Edinburgh International Festival: Hamlet, Wooster Group

Hamlet, perhaps the greatest Shakespearian play for any actor to tackle. With a history of being played by some of the finest actors to ever walk our stages, it is often seen as the highest point for which an actor can aim – the role of roles. Richard Burton took to Broadway in John Gielgud’s production of Hamlet in 1964, and for the first time in the history of theatre, it was recorded live using 17 cameras, edited and then shown in some 2,000 cinemas across America. It was called ‘Theatrofilm’, and the result is a film showing a black and white stage, with exaggerated and melodramatic acting. It acts as a memory of this production, stored on film for generations to come.

The Wooster Group meanwhile, in its version, of Hamlet uses Gielgud’s production to not preserve a memory but to bring it to life once more. Having edited the footage, the company proceeds to reconfigure the footage so the Shakespearean verse runs without pause. This naturally causes gaps and stuttering footage as chunks are removed and replaced again. This edited film is at times fast forwarded, or reconfigured to speed up the action, and is then played in its entirety on the stage. The Wooster Group then performs Gielgud’s Hamlet in front of the footage, taking the roles but also stuttering and jerking as the footage does. The company takes its mimicking one step further as it proceeds to move about the stage mid-verse depending upon the camera angle that is portraying the action on the filmed version. The stage too, a series of screens and platforms move in turn, creates a disorientating but somewhat filmic quality.

It is a lot to take in, and the first act of Hamlet slogs by as we attempt to adjust to this playing style. It is remarkably clever and wonderfully creative, which is to be expected from Elizabeth LeCompte’s direction and the continual innovation of The Wooster Group, but it is also devoid of emotion and character connection. As the show veers towards its climatic finale, however, all sense of the disorientating first act is dispelled and we get caught up by this momentous study of style and form. As one audience member noted, The Wooster Group forfeits the play in order to use it as an experiment in theatrical form. It is a piece of work that can easily be studied and analysed, much like LeCompte and her team have done in their studying of Burton’s portrayal of Hamlet. It peels back layer upon layer as the live acting is placed in front of the film. It is, like a series of mirrors, reflecting and refracting the performance. The affect is quite mesmerising and disorientating and distracting, but becomes the perfect reflection of how digital is taking over our lives. It explores how the multiple layers of time, image, reflections and digital technology can be composed simultaneously, much like the digital counter-lives we all lead in the virtual space of the Internet.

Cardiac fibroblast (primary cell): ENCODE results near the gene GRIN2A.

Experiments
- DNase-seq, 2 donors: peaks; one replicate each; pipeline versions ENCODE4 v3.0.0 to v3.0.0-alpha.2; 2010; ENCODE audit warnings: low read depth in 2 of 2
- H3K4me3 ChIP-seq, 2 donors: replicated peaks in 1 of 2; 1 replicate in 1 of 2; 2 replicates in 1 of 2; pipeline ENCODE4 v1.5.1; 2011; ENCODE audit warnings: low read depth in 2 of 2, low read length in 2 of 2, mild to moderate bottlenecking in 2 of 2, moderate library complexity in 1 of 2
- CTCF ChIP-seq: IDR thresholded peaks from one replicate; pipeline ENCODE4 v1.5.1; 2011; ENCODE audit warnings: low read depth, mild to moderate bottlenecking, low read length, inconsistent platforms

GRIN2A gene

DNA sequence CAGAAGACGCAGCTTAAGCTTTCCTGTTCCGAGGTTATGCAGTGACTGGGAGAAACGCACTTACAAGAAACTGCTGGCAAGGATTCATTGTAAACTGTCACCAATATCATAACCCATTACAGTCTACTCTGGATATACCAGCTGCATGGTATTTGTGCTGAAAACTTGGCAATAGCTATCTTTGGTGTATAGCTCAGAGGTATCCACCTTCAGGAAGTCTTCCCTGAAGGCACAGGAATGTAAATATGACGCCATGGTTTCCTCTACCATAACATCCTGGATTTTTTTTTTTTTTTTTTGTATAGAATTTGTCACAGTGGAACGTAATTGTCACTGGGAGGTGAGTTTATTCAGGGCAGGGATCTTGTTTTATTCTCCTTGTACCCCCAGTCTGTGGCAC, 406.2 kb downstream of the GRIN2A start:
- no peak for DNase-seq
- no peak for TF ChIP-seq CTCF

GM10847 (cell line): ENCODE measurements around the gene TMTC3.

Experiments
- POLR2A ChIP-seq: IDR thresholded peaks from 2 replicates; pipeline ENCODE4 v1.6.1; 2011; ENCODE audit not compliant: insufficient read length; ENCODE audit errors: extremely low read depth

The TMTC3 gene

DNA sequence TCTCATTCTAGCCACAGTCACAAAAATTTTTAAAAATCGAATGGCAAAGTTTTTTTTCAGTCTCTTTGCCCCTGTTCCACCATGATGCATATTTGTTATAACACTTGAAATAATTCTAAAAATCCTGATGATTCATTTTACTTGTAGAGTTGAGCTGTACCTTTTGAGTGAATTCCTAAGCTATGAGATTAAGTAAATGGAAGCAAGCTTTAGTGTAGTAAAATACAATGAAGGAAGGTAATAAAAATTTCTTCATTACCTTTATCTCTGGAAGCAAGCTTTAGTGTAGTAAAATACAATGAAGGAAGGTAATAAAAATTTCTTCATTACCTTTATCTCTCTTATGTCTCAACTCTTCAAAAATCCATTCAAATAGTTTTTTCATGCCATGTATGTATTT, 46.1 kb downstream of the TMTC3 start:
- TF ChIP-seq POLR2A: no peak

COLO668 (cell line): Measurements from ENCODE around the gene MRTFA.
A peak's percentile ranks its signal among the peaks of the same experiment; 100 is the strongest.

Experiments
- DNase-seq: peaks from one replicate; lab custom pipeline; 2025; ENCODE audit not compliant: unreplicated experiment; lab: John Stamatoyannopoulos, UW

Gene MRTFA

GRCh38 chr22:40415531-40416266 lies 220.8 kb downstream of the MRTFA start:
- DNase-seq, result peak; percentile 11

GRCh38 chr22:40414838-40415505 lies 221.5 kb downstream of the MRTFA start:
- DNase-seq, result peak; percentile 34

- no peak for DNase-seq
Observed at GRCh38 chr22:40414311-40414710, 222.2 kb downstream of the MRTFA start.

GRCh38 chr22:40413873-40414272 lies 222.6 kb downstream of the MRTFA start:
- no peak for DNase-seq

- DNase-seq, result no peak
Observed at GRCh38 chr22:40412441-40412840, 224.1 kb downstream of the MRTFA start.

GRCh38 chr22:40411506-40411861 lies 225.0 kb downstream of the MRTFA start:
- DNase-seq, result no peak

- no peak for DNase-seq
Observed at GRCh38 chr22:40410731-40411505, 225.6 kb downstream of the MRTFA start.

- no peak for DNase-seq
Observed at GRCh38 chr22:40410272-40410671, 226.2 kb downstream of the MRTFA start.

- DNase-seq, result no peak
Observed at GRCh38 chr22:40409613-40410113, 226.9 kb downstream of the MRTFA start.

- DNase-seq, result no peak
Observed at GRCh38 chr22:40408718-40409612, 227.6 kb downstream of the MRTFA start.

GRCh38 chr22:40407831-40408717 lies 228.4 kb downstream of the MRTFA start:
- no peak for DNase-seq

Scott Shepherd, last seen in the UK for the epic GATZ by Elevator Repair Service leads the cast as Hamlet, and his performance is commanding and engrossing. His ability to twitch and repeat his actions to match the film behind him is tantalising to watch. Equally, Katey Valk’s Gertrude and Ophelia (who I’ve only just realised upon looking at the programme cast list are played by the same person) are breathtaking. Her madness in Ophelia, mimicking that of the 1964 production) is like none other I have seen. It is fractured and fragmented, like a shadow that drifts across the stage just catching the eye, whilst her Gertrude rocks between stone-like-sculpture and emotional wreck.

As a whole The Wooster Group’s Hamlet feels and looks like a transient film, celluloid that holds images but requires light to be seen. It is like a ghost, and at times with the sound fractured and giving feedback, the performance feels like it is stuck in time, a moving historical piece. But all the good works of art of our time have this sense of purpose and, you hope, will be remembered and replayed in our minds; this version of Hamlet is captivating.

Originally published on A Younger Theatre.